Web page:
Tuesday, August 23, 2011

Poem: Distance in Nature: Bare feet best?

"Anger as soon as fed is dead- / 'Tis starving makes it fat.
       --Emily Dickinson

Ignoring the red zone does make things worse and could lead to explosion, but even Mother Earth needs to explode now and then.

Anyway, few nights ago I came across that couplet and mentally bookmarked it.  It reminded me of my poem, not published, "Distance in Nature."  

I was syllable counting at the time I write "Distance," which seems a perfect approach for a description of an emotion so baffling (sometimes) we work to contain it.  Unexpressed love is sad. Unexpressed anger is, huh, sad, too, but I was going to say, fearsome and controlling.

(By the way, the Easter scene, those eggs with the tiny tableaux, like ships in bottles--not sure they are still around.)

Distance in Nature

Fitted glass seals the shell.
Hissing sand, mollusks, trapped.
Great wonder?  Bare feet best.

This separateness not good:
No Easter scene in egg.
A shell is bad enough.

Great anger?  Estrangement
From compassion.  Distance
In nature, swept away.
Sarah Sarai

Sunday, August 21, 2011

Amy Clampitt & Homer’s gibbering Thespesiae iache

I have Amy Clampitt beat by three years. She published her first poetry collection at 63, whereas I was a mere lass of 60 when The Future Is Happy emerged from the womb of BlazeVOX [books].

There comparisons dissolve but they are odious anyway as we all know and mean nothing unless one is writing an essay comparing and contrasting the rise and fall of the Roman Empire with the rise and fall of hula hoops. Then comparisons are pretty cool.

And speaking of beautiful which we weren't but it's time we did, here is one of Amy Climpitt's poems. She's right. "Syntax comes last, there can be / no doubt of it. . ."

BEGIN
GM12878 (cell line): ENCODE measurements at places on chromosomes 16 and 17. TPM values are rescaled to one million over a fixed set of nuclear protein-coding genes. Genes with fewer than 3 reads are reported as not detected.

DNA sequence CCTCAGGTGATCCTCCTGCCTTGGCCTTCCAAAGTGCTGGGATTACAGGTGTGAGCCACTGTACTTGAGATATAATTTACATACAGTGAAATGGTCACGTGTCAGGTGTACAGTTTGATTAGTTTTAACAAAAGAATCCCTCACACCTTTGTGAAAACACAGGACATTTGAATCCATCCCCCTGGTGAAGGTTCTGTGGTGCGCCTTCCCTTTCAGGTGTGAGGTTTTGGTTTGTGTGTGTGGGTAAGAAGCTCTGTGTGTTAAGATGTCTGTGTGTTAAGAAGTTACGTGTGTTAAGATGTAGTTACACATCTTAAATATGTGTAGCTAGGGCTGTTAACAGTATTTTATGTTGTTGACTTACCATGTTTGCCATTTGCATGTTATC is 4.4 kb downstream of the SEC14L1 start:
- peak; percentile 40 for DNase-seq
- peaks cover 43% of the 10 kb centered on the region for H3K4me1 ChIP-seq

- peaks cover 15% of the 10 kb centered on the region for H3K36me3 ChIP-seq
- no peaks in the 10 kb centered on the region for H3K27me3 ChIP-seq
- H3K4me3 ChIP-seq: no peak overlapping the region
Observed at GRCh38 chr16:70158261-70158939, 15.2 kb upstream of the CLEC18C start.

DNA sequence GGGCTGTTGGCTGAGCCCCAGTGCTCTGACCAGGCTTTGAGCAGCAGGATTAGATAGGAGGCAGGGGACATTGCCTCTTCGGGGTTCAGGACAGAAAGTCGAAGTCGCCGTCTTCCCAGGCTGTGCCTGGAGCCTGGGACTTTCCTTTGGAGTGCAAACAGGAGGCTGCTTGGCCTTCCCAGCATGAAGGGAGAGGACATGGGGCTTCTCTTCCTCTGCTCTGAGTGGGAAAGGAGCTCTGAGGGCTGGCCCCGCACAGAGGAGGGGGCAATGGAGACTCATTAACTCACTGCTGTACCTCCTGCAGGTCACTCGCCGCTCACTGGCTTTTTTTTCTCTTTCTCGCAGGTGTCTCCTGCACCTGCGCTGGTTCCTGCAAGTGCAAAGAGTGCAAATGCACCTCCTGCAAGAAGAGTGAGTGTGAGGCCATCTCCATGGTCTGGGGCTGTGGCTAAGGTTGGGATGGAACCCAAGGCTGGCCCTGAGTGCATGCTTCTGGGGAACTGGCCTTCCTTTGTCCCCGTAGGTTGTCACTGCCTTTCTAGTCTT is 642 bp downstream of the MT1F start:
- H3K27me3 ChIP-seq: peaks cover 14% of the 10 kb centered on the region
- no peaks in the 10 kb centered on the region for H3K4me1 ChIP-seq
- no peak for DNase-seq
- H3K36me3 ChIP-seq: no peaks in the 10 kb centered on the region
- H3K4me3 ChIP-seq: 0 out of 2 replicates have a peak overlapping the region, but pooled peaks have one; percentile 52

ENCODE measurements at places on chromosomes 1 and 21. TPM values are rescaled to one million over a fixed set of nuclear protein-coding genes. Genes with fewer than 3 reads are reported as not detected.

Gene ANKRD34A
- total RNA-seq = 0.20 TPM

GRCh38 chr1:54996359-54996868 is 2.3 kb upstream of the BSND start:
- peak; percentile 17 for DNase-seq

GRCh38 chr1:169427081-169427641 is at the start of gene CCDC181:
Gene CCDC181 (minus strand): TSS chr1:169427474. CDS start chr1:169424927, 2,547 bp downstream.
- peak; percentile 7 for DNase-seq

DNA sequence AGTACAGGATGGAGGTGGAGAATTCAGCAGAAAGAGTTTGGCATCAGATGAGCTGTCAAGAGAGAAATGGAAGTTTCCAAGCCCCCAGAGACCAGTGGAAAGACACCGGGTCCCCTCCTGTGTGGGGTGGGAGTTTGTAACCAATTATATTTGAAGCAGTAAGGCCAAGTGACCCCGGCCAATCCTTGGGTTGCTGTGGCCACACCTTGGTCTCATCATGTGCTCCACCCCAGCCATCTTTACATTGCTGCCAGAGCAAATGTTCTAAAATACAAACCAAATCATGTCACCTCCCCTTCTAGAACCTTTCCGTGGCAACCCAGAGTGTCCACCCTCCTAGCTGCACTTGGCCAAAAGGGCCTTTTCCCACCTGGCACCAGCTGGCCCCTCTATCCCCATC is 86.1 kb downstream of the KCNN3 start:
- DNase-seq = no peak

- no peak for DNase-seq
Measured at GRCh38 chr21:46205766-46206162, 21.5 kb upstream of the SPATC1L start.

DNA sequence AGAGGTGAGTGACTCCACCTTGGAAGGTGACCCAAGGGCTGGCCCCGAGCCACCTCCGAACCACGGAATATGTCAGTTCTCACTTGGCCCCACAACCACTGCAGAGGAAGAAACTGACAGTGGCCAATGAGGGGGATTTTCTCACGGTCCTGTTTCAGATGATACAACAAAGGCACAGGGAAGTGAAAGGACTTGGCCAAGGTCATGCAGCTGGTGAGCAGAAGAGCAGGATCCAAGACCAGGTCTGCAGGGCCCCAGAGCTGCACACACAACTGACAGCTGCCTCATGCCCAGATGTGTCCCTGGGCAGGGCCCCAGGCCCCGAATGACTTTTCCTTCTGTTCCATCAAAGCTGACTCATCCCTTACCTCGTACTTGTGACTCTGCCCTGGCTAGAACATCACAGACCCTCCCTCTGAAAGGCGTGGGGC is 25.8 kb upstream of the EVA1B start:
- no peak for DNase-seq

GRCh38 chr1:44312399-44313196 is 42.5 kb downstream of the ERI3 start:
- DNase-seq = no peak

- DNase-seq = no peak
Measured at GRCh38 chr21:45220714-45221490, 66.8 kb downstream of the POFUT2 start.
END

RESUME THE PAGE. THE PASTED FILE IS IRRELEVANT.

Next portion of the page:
Like the foghorn that’s all lung,
the wind chime that’s all percussion,
like the wind itself, that’s merely air
in a terrible fret, without so much
as a finger to articulate
what ails it, the aeolian
syrinx, that reed
in the throat of a bird,
when it comes to the shaping of
what we call consonants, is
too imprecise for consensus
about what it even seems to
be saying: is it o-ka-lee
or con-ka-ree, is it really jug jug,
is it cuckoo for that matter?—
much less whether a bird’s call
means anything in
particular, or at all.

Syntax comes last, there can be
no doubt of it: came last,
can be thought of (is
thought of by some) as a
higher form of expression:
is, in extremity, first to
be jettisoned: as the diva
onstage, all soaring
pectoral breathwork,
takes off, pure vowel
breaking free of the dry,
the merely fricative
husk of the particular, rises
past saying anything, any
more than the wind in
the trees, waves breaking,
or Homer’s gibbering
Thespesiae iache:

those last-chance vestiges
above the threshold, the all-
but dispossessed of breath.

Amy Camplitt, 1920-1994

Illustration by John Ezra Keats

Wednesday, August 3, 2011

Like Earth we're "beatified now by a thing / borne in the dust"